He returned to action last spring and was immediately the back-up to Jones, who made the move from left tackle to center.

Kelly played in nine games in 2012 and was named Freshman All-SEC.

Kelly said, "The first game I played in was against Michigan. It was a little bit of culture shock, getting used to the speed of the game and the quickness of the defense. It's a lot different than high school. Playing a lot against Arkansas and a lot against Auburn was good experience. The more reps you get the better it is for you to get acclimated to the game and how fast it goes. It was really nice."

Ironically, Michigan was one of the schools Bama beat out for the services of Kelly. He said, "It was really between Alabama, Florida, Tennessee, and Michigan. I had been told not to go somewhere because of the coach who recruits you. And that's true. The coach who recruited me is not here anymore. That's the world of college football we live in. I loved the atmosphere, great people. And the way they do things here is a little different than anywhere else – pride in tradition, emphasis on academics, and football excellence. I really felt at home here."

Kelly said his work with the first unit in early bowl practices was beneficial.

"It was great playing with those guys in the offensive line," he said. "There is so much experience in that offensive line, it really helps a young guy like me to learn from them. You really have to take control of the offensive line at the center position. Everyone is relying on you to make calls, and whatever they do is what you do. So it's really important to be in the film room. It's important to be the best you can. Really, everything kind of fell into place. I really didn't know if Barrett was coming back or not and I prepared like I was the starter. That's what the coaches told me to do and that's what I did. Luckily he came back, and he's looking pretty good."

"I've been running with the Twos (second team offense) all year and they are awesome, too, but the experience with the Ones -- they've all started numerous seasons. It really helps being a redshirt freshman coming in with those guys next to you. They know what they are doing and it really gives you a confidence booth in making the right calls. They are really encouraging, which is nice."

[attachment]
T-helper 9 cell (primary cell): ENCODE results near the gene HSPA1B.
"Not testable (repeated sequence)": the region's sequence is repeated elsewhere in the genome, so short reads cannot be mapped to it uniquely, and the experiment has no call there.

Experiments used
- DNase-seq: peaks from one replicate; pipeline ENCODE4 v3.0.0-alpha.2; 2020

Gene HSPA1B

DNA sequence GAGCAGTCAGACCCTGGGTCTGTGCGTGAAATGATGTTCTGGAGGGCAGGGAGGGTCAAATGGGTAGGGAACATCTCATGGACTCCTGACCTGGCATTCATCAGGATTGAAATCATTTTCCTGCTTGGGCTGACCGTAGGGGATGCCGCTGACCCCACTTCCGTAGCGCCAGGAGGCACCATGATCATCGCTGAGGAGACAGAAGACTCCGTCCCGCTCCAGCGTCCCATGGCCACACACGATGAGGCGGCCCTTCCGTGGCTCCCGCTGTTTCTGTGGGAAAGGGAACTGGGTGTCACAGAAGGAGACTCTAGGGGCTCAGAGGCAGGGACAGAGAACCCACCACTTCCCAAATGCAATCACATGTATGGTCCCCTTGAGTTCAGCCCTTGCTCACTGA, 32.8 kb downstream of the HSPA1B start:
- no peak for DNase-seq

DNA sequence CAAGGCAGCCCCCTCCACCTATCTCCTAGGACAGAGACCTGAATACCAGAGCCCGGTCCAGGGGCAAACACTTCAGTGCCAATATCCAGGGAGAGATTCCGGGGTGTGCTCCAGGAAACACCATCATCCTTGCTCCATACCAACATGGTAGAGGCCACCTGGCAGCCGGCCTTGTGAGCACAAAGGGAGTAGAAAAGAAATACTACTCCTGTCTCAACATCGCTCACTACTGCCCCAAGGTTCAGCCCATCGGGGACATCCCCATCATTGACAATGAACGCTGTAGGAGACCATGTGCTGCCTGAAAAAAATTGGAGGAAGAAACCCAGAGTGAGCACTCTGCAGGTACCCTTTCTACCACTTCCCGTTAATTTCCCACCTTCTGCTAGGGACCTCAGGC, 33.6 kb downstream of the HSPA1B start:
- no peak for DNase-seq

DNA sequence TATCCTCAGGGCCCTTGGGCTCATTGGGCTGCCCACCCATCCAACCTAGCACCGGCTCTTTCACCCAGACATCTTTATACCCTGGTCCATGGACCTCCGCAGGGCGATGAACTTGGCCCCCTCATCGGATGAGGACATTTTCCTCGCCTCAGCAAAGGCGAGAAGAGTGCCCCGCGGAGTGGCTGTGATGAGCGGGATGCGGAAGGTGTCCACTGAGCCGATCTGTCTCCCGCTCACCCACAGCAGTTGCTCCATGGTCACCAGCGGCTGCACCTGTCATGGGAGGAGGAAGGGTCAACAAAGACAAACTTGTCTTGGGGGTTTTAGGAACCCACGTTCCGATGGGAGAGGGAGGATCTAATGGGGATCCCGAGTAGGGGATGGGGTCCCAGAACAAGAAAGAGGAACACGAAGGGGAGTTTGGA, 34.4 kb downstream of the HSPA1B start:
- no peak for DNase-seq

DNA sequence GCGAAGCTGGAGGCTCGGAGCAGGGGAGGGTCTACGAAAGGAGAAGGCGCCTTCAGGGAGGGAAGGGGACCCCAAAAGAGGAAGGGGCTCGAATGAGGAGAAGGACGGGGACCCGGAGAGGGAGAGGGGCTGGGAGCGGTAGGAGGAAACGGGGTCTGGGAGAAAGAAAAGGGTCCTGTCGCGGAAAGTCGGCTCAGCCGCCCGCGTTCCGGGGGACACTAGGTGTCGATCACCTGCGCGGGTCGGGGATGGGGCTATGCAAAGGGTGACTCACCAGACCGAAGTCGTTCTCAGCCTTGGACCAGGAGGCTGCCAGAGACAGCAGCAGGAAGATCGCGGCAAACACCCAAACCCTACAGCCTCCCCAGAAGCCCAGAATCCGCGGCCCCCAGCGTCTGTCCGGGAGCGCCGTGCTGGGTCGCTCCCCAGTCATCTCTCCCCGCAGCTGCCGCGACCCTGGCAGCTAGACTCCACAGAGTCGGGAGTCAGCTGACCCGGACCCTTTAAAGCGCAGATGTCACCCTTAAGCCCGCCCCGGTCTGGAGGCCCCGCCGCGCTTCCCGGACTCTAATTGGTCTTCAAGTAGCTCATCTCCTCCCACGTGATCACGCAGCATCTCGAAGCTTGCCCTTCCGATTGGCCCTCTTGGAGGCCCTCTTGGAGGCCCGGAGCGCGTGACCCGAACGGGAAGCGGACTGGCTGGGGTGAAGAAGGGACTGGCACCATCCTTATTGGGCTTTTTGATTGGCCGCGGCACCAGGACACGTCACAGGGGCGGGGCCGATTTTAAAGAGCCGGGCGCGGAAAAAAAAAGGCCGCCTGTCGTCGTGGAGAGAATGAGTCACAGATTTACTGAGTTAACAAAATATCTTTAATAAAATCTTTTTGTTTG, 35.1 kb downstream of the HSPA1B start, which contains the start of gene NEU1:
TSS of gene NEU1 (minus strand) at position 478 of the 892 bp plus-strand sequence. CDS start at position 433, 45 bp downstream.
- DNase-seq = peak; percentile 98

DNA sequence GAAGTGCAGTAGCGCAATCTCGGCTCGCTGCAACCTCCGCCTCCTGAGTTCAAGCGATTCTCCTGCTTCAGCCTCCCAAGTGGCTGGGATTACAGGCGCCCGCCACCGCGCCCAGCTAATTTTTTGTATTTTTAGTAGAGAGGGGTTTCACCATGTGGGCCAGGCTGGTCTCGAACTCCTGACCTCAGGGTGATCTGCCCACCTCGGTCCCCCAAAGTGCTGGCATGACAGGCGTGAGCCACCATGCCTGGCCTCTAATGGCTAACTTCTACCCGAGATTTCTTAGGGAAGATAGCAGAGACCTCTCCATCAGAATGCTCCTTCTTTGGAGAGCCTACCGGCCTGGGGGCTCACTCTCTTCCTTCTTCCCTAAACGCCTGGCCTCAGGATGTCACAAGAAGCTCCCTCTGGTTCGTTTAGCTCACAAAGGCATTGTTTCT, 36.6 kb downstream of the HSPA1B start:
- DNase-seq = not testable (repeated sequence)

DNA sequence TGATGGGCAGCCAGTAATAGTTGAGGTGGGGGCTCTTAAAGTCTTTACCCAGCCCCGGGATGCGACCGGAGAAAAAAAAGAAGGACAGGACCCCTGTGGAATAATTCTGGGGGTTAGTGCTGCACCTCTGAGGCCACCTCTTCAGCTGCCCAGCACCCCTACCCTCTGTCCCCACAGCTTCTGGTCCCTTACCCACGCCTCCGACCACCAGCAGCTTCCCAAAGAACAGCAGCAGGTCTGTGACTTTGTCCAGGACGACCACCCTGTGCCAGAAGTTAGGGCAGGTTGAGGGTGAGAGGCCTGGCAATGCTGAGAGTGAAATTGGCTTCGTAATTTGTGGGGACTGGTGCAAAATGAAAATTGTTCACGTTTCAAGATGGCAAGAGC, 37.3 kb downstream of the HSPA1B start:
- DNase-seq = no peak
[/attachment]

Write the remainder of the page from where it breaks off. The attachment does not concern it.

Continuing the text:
And while he was with the first offense, that also meant going against Alabama's first defense in the Tide's practice system.

Kelly said, "When Barrett was out, I was going against the Ones all week and going against them, just the size of a Jesse Williams, has really given me a really good instructive on getting ready for (Notre Dame nose tackle) Louis Nix, which makes me better. Going against Jesse Williams and Brandon Ivory, quick guys and big guys with quick hands. If you can get them moving, it means that I'm having a better performance, working my hands and working my feet. It has been a really good challenge and I enjoy working against those guys every day."

He said the toughest part of his job is "Knowing the game plan. Defenses have tendencies to get into certain formations, but sometimes get into something we haven't studied. That's why we have rules. So when I make a call, that's what everyone else makes his call off of. So if I'm wrong, everyone else is wrong. Not letting anybody down and making the right decisions when they need to be made."

Kelly gets high marks from the man who worked alongside him in bowl practices. Left guard Chance Warmack said, "Ryan understands he has a lot of responsibility playing behind Barrett and to be ready to step in and take that role as a starter if he has to. And he did just step right in and do his job. He knows the plays well enough to play the game. He's a tremendous athlete. People may not know much about him because he hasn't played very much. But he's a heck of a center. He's really good."